3. Cricket should change the protocol for these catches so the player who’s done the extraordinary hard part gets credit too.

    i.e. Bravo c Laughlin/Weatherald b Khan

  4. JD- agree that the first fielder in the catch should be rewarded, in the same way that many sports acknowledge an assist. Hard to argue that Laughlin didn’t deserve a credit as it was an astonishing effort in the outfield, especially for a 35yo.

    Thanks for this.

  5. Thanks for pointing this out, otherwise I would not have known abs searched for the video on line

  6. …and searched…

  7. Mickey, it was an excellent catch.
    But the frustrating thing for the tv viewer is that, in real time, the cameras did not capture the essence of the catch. It was the replays from different angles that told the whole story.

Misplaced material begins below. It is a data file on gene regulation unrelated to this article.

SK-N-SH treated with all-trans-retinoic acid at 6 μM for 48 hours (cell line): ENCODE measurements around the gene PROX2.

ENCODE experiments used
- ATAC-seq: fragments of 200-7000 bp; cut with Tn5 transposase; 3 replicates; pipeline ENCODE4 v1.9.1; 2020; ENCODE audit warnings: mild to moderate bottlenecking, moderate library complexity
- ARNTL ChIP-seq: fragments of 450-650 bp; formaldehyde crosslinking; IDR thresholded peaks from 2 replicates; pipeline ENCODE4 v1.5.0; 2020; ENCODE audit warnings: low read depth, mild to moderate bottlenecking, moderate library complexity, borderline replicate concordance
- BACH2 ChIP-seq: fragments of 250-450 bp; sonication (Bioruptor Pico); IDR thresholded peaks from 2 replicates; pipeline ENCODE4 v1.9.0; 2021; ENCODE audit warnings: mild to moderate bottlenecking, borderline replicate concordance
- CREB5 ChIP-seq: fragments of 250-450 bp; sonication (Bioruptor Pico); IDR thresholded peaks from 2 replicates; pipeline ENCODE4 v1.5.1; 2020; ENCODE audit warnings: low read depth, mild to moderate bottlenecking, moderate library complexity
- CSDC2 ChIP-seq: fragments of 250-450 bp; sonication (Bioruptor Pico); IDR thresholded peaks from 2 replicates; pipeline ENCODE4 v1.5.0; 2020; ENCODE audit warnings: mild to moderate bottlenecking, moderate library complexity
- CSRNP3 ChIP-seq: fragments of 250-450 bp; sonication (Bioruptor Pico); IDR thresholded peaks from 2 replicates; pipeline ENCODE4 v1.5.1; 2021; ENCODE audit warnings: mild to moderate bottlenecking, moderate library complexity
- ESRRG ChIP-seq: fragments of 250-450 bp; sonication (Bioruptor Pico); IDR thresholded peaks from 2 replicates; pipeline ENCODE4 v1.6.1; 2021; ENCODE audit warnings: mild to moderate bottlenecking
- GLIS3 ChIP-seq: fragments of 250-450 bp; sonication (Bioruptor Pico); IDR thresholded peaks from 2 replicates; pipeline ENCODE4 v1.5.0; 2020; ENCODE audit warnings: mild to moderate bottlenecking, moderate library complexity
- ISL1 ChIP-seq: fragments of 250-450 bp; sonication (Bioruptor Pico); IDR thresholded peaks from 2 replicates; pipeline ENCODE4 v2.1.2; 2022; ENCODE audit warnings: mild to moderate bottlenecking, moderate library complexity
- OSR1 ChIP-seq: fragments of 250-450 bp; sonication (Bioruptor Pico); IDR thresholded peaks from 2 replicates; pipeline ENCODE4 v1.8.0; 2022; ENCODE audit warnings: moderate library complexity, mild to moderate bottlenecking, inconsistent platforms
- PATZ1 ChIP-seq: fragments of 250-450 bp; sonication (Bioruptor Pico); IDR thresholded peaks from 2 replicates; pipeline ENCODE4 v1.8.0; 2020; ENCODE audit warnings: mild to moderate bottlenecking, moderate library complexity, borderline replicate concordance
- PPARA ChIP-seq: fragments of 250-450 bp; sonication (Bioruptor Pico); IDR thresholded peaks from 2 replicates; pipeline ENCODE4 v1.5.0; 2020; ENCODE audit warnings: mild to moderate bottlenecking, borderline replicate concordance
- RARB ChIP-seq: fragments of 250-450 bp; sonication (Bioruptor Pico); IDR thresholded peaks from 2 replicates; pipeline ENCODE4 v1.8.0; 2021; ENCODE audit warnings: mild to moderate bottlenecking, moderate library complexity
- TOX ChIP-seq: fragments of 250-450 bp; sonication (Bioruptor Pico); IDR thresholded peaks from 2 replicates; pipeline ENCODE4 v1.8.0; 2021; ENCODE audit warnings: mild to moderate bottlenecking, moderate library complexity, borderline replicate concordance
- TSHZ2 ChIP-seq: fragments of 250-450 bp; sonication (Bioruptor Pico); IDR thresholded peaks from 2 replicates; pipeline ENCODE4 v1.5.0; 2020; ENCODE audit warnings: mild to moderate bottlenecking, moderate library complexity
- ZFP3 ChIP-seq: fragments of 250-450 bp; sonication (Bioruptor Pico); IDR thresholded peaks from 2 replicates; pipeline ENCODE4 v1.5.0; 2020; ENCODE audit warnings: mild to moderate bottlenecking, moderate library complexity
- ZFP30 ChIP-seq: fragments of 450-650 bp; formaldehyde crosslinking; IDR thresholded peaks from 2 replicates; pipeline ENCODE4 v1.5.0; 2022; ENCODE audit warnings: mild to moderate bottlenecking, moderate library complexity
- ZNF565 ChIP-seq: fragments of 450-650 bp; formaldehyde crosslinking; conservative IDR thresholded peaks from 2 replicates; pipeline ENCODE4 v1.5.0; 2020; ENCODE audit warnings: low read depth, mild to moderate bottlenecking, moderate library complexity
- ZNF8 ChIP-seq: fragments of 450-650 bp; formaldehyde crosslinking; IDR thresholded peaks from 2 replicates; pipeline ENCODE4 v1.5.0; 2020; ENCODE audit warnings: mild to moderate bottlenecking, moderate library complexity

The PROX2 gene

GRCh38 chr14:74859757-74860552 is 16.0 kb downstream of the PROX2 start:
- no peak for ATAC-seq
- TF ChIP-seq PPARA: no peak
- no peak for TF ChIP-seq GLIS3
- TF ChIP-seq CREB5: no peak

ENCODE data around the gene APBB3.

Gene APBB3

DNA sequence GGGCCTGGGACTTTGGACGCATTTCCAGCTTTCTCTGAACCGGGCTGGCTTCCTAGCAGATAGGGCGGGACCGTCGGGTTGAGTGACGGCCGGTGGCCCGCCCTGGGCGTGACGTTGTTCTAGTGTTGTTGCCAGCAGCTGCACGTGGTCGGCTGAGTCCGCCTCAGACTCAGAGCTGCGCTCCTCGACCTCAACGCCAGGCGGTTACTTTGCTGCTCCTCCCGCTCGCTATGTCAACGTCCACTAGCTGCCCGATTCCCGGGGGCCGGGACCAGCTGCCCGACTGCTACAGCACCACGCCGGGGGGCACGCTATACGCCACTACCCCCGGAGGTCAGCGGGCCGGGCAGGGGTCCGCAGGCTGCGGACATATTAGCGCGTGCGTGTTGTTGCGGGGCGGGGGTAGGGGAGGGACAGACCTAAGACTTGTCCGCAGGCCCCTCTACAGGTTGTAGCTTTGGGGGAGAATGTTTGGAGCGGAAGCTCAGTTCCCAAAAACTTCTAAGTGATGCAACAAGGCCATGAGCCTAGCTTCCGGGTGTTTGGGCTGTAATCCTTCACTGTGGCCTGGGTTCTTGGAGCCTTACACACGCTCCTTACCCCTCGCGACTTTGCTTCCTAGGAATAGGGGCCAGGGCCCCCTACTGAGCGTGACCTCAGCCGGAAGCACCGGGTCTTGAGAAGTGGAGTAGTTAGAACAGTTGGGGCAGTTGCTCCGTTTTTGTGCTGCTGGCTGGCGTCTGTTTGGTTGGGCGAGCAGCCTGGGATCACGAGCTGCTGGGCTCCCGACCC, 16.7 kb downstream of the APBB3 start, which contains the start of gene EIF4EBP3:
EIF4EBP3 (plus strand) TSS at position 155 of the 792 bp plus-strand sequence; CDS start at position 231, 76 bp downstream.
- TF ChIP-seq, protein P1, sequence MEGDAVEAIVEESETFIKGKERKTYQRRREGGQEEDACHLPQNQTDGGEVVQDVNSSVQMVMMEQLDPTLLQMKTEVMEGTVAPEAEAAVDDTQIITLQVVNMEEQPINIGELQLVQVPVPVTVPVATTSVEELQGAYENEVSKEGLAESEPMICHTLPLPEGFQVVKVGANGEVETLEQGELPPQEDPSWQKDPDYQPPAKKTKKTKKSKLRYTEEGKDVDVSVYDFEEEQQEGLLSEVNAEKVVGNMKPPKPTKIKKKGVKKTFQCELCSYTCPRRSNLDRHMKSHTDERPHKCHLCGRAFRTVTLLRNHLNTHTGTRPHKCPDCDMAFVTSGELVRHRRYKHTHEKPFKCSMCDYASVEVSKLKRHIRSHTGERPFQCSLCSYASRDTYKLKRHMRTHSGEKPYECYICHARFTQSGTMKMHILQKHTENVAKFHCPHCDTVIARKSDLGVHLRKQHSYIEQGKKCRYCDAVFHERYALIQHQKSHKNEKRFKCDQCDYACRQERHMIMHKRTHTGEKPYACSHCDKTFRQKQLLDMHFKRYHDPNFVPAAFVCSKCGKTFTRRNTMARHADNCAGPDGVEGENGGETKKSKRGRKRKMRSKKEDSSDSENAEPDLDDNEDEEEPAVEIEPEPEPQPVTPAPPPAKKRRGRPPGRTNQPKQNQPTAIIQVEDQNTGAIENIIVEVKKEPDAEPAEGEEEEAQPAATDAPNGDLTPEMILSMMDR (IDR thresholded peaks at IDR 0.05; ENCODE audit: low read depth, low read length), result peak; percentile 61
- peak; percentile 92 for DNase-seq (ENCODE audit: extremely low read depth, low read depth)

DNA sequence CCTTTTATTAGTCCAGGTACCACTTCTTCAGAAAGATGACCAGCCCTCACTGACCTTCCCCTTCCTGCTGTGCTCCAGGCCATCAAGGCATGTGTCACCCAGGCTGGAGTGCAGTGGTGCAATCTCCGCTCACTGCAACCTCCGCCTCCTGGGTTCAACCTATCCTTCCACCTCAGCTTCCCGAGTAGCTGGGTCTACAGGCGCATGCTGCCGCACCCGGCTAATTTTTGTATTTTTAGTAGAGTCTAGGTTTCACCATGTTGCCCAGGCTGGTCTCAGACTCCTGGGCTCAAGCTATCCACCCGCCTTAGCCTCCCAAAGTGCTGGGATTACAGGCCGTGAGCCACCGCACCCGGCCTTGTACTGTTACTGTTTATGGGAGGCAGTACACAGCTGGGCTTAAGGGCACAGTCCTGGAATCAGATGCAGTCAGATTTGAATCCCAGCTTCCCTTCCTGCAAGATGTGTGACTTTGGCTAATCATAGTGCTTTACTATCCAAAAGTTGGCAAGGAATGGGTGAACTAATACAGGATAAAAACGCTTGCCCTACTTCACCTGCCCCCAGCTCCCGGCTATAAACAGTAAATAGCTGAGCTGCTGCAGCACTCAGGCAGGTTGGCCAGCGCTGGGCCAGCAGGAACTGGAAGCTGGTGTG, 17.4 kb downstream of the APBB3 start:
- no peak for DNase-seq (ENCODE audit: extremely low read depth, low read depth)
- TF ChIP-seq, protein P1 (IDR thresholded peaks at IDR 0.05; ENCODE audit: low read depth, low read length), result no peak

Without knowing the stats or without wanting to sound critical, I reckon there have been a lot more catches dropped in this season of BBL.

  8. DBalassone says:

    I agree with everything you say. Stunning. And Smokie is right too, in real time, Channel 10 missed the completion of the catch by Weatherald (camera work was Ch 7/AFL like).

    But I have to say, and correct me if I’m wrong, but the interview with Weatherald afterwards was strange – did he insinuate that Laughlin nearly stuffed it up by running to close to the boundary? I was flabbergasted by this comment. Laughlin did his bit perfectly and I would argue that what Laughlin did was 100 times harder than what Weatherald had to do (it was a good dive by Weatherald yes, but Laughlin had to walk the tight rate at full pace and flick it back at full stretch to a bloke 30 metres away).